Ominously for the country, the afflictions of the powerful seep down from the top, like a mockery of the trickle-down economics so beloved of Thatcherites. Down the psychological damage drips – the insincerity and neediness and latent terror – and when boarding school boys are in charge (most of 2010-24) the country as a whole will share their pain.

If it feels like time for a change, the private fraction of Britain’s divided school system has a long history of resisting meaningful reform. From the Clarendon Commission in 1861  to Keir Starmer’s plans to charge VAT on fees, the privately educated have predictably lobbied for the survival of their tribe. Even so, and despite the pressure the rich and powerful can bring to bear, the status of these schools is not as safe as it was. Renton’s Stiff Upper Lip and Spencer’s bruised and bruising memoir undermine their claim to moral authority, while Verkaik’s Posh Boys pins their contemporary reality within the global luxury service industry. Verkaik reveals that in 2017 Eton recruited to its security team a former assistant chief constable and head of the South East Organised Crime and Counter-Terrorism Unit. That’s some school janitor service, but useful when protecting the cubs of oligarchs.

Fearing today’s shift in mood, fee-charging schools flail their arms towards bursaries and other initiatives they claim will help to rescue the deserving poor – look at that, not at this – but when details emerge, the miracle-working is often an illusion. Parents eligible for bursaries at St Paul’s in London, for example, can apply with an annual income of up to £120,000. In any case, displacing a handful of smart and sporty urchins into the magic kingdom isn’t much of a solution, no more than it was in 1941. TC Worsley was already dismissive of similar self-serving band-aids, which “simply preserve the division while shuffling different sets of people into the different compartments”. The schools hope that with a little misdirection nothing fundamental in the UK’s unfair educational provision will have to change.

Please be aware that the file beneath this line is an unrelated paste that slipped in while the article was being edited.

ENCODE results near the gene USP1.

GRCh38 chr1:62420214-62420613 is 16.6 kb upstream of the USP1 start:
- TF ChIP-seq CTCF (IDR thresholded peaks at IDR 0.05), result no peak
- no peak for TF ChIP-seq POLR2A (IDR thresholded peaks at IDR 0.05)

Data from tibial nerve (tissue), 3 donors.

Those less incentivised to ignore national problems – the ruin of Britain, the British ruling class – attempt to envision a future that looks different from the past. Robert Verkaik advocates for these schools “a slow and peaceful euthanasia”, to be achieved by policies that cut off hidden state subsidies and further discourage parents by obstructing the curated pathways to Britain’s older universities. If that doesn’t work, there should be quotas on top jobs: instead of 70 per cent of judges being privately educated, as is the case now, the figure should be reduced to 7 per cent, to match the numbers currently benefiting from private education.

In Life Lessons: The Case for a National Education Service (2018), Melissa Benn is closer to Kynaston and Green in favouring a less radical transition. There should be a significant number of compulsory state-funded places at private schools, but with strict conditions. Given the historical reluctance of private schools to play nicely, any internal reforms will require vigilant exterior pressure, with the objective of coaxing these schools back into the wider national community.

All these books concede that British private schools offer an experience that can be measurably excellent. Measure the art provision and the playing fields and the exam results. However, if there’s one glaring and persistent educational failing, it’s how few of these children as adults see the injustice in the 21st century of a society divided from primary school into those who pay for lessons and those who don’t.
Maybe the next generation will be more aware. The current headmaster of Eton has called himself unashamedly “woke”, and his boys are encouraged to post earnest essays from their all-male, socially exclusive boarding houses on to the official school blog: “The Etonian social nexus still somewhat restricts diversity.” Embracing an ostentatious progressivism, private schools may now employ a director of inclusion, and be accused in the inevitable Daily Telegraph backlash of adopting a “left-wing ideological orthodoxy”. Good luck with that, at £46,000 a year. Inclusive? Not even the ski-trip to Quebec is included.

The view from outside these schools feels more to the point now that an older school mentality, under threat, has begun to toy with unexpected alliances in the real world. A thwarted sense of public-school entitlement can play call and response with a distracted, disillusioned populace, evoking a nostalgic patriotism that’s more like homesickness. This feeling is strongest in anyone who has felt abandoned and unloved, without purpose in the wrong place at the wrong time. On these terms the much too rich and much too poor can find common populist cause, with moderate stragglers left mystified in the shrinking middle ground.

These recent books help explain how that can happen. Forty years ago a teacher at the private school Dulwich College casually noted that Nigel Farage was “a fascist, but that was no reason why he would not make a good prefect”. Too many of the directions this country takes have traditionally been over-influenced by the assumptions and attitudes of a small number of exclusive schools. It’s worth looking closely at what these assumptions are, and what can be done about them, chipping away word by word at those high, very private walls.